The BLM doubles down on avoiding local input
New Pryor Mountains plan is more evidence of the agency’s top-down approach
Building on the disregard for the input of local field offices and the public that is fast becoming its trademark under this administration, the Department of the Interior’s Bureau of Land Management released an environmental assessment that provides for the widespread use of motorized electric bicycles (e-bikes) across the lower elevations of the Pryor Mountains (Baahpuuo Isawaxaawúua, Crow).
The assessment recognizes over 50 miles of historic routes as official trails, but at a steep price: all of those trails are classified as “exclusively non-motorized” trails that would also be open to mountain bikes, a category that now includes e-bikes.
Opening non-motorized trails to e-bikes will fundamentally diminish the wild experiences that hikers, hunters, horsemen, and others seek in the remote backcountry. Some models can travel up to 28 miles per hour, posing a safety threat to foot and stock users of “non-motorized” trails. E-bikes are heavier than traditional mountain bikes and will hasten erosion and trail degradation at a time when funding for trail maintenance is woefully inadequate. Because of their increased range, they can cause wildlife flight in increasingly remote areas.
There are areas in the Pryors that are suitable for traditional mountain bike, and even e-bike, use, but these should be determined by careful site-specific analyses that account for the needs of all users and the ecological integrity of the landscape. It’s critical that the BLM make trail-by-trail decisions, rather than simply opening all trails to motorized and mechanized use.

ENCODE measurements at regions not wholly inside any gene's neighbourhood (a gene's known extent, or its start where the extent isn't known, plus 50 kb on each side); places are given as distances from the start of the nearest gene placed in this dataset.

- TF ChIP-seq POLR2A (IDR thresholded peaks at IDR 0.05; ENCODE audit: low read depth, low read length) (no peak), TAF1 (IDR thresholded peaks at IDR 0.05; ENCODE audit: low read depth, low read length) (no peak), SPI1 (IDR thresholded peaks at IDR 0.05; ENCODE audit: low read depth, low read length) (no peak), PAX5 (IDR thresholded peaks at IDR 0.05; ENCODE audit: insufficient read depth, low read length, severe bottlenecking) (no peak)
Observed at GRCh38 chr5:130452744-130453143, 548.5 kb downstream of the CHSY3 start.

Submit a comment today making it clear to the BLM why the environmental assessment is woefully inadequate. A full environmental impact statement is necessary to make site-specific decisions about allowing motorized and mechanized use to improve user experience and protect the fragile ecosystem of the Pryors.
Despite the potentially profound effects e-bike use would have on the trail quality, wildlife habitat, and wild solitude of the Pryors, the BLM, under the guidance of the Department of the Interior, released the environmental assessment without providing a single opportunity for the public to weigh in on the issue of e-bikes. By so doing, the department is underlining its disdain for public input and doubling down on its propensity to decide the fate of our public lands via administrative fiat, rather than informed decisions made by on-the-ground personnel.
Indeed, the looming decision to allow e-bikes in the Pryors is a striking outcome of the kinds of shady top-down policies the department apparently concocts in swampy D.C. back rooms.
Back in August, Interior Secretary David Bernhardt unilaterally issued a sweeping secretarial order that gave e-bikes the same standing as traditional mountain bikes on all lands administered by the Department of the Interior - national parks, wildlife refuges, and all BLM lands.